Others, such as Mao '08, while you gotta give it to her remarkable composure after the fall, was flat and forgettable - all I can remember about the performance is her wicked fall. Besides, Yuna's Miss Saigon won the FS leg, not Mao's, at the '08 Worlds. So was Miki '07; flat as she can be. I liked her '10 Vancouver performance to Cleopatra better than anything she did in the past but that's another story.

I can't decide but I know the choice gotta be between Yuna '09 and Arakawa '04.

museksk8r
07-14-2010, 02:00 PM
Giving more points to 2000~2003 performances just because they had more triples undermines how difficult the later 2000s programs are compared to the earlier ones due to stiffer technical requirements for all elements. Some of the triples Kwan made back in 2000 or 2002 without a doubt would be subject to harsh DGs if today's tech hawk-eyed specialists overlooked her performances under COP, and she might well have ended up with 4-5 fully credited triples per each performance. . . .
Overall, I have to put either Yuna '09 or Arakawa '04 at the top for the best winning LP program of the decade.

:lol:, um, you do realize Arakawa's 3+3s at the 2004 Worlds would very likely have been downgraded had they been judged under COP too, don't you? At least be fair and present the same argument for Kwan and Arakawa being given the benefit of doubt under 6.0 judging where jumps are concerned. ;)


Unlike Kwan, Arakawa proved that she was more than capable of competing under demanding COP's technical requirements by winning the '06 Olympics.

Not to take anything away from Shizuka's Olympic win (trust me, I LOVE THE WOMAN and loved that she won that gold medal! :swoon::cheer2: A win is a win!), but it was hardly a significant accomplishment to win amongst the trainwreck performances we saw in that final flight of skaters in the ladies' LP. Arakawa was the only TOP lady standing at the end of the night when her two main challengers had their worst/nearly worst (Cohen's would come at Worlds in Calgary) performances of the 2006 season.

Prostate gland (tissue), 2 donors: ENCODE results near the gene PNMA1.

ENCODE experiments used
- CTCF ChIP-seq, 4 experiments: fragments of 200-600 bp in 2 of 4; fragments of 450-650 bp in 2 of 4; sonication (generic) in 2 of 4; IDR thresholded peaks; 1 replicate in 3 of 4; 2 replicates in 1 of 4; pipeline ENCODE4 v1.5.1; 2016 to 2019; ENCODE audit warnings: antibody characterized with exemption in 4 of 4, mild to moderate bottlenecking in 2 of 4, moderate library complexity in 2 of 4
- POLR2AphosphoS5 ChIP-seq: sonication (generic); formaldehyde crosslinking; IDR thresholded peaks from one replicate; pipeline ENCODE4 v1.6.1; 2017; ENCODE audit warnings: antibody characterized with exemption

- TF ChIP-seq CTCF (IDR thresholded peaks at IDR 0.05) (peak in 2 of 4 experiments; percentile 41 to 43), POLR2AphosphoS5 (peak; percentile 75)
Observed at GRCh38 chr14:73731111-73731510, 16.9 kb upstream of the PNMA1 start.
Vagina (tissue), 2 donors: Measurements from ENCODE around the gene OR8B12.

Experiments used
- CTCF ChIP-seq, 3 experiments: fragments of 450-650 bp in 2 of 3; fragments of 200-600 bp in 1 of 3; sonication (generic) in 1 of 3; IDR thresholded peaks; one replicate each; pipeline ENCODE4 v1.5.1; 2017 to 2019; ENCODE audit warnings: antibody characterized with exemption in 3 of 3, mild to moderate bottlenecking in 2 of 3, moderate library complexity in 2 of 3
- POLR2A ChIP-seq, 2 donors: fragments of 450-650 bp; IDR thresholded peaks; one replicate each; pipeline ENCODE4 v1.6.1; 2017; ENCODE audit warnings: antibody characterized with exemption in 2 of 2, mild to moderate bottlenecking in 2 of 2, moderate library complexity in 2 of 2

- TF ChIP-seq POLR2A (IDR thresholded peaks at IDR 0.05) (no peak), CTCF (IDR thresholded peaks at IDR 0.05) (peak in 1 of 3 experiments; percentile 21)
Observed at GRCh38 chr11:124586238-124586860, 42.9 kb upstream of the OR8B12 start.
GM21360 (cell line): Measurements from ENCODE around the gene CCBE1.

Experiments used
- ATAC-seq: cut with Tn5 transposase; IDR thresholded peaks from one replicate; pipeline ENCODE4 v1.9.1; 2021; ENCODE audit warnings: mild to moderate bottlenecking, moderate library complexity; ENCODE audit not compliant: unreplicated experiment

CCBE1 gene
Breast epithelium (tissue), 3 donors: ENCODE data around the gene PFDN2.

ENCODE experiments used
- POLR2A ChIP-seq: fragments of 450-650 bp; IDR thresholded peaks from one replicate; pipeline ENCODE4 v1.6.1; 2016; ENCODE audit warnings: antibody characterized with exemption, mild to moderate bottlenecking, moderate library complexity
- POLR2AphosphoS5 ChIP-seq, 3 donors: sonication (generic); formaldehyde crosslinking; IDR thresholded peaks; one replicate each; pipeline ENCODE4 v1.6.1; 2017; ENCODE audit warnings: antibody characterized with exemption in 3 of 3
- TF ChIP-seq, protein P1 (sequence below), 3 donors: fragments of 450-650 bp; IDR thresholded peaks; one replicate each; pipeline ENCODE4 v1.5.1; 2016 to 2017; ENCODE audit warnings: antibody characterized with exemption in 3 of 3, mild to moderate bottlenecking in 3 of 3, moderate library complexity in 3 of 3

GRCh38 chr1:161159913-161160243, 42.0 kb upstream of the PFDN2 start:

judgejudy27
07-14-2010, 02:05 PM
The 2006 Olympics was hardly Cohen's worst. You are talking about a lady who couldnt buy a clean long program to save her life ever (excluding her pre contender days). After the fall and the near fall it was probably her best performance ever otherwise. As for Slutskaya she has only put it all together twice ever in a big event, the 2 years she won Worlds, hardly alot for a decade long career at the top. I know you are also a Kwan fan, and I wouldnt say it diminishes Michelle's wins that she many times wins (both domestically and abroad) when Irina or Sasha fall and throw it away, so it shouldnt for Shizuka either. That she was competing against 2 of skatings renowned headcases doesnt take away from the quality of her skating.

museksk8r
07-14-2010, 02:10 PM
The 2006 Olympics was hardly Cohen's worst. You are talking about a lady who couldnt buy a clean long program to save her life ever (excluding her pre contender days). After the fall and the near fall it was probably her best performance ever otherwise. As for Slutskaya she has only put it all together twice ever in a big event, the 2 years she won Worlds, hardly alot for a decade long career at the top. I know you are also a Kwan fan, and I wouldnt say it diminishes Michelle's wins that she many times wins (both domestically and abroad) when Irina or Sasha fall and throw it away, so it shouldnt for Shizuka either. That was competing against 2 of skatings renowned headcases doesnt take away from the quality of her skating.

I love Shizuka! I was referring to the "more than capable of competing under demanding COP's technical requirements by winning the '06 Olympics". I'm sorry, but that was a throw away competition for Shizuka to win and I'm very glad she took advantage of the moment. I was/am so thrilled for her and no one in that event deserved it more than her given the quality of the skating! It was like Kwan's 1998 Worlds win though when Irina and Maria threw it away to her in the SP with their mistakes and when Tara didn't show up to compete. Kwan had 2 major mistakes in her LP and was still able to take advantage and win because she was so far ahead after the SP. The excitement for the viewers is not there when skaters win in that manner. It's also like Lysacek's and Hughes' Olympic wins when so many of their challengers had flawed LP skates. A terrific accomplishment for the skater, yes, but totally forgettable from an audience perspective when considering the whole competition. JMO.

judgejudy27
07-14-2010, 02:14 PM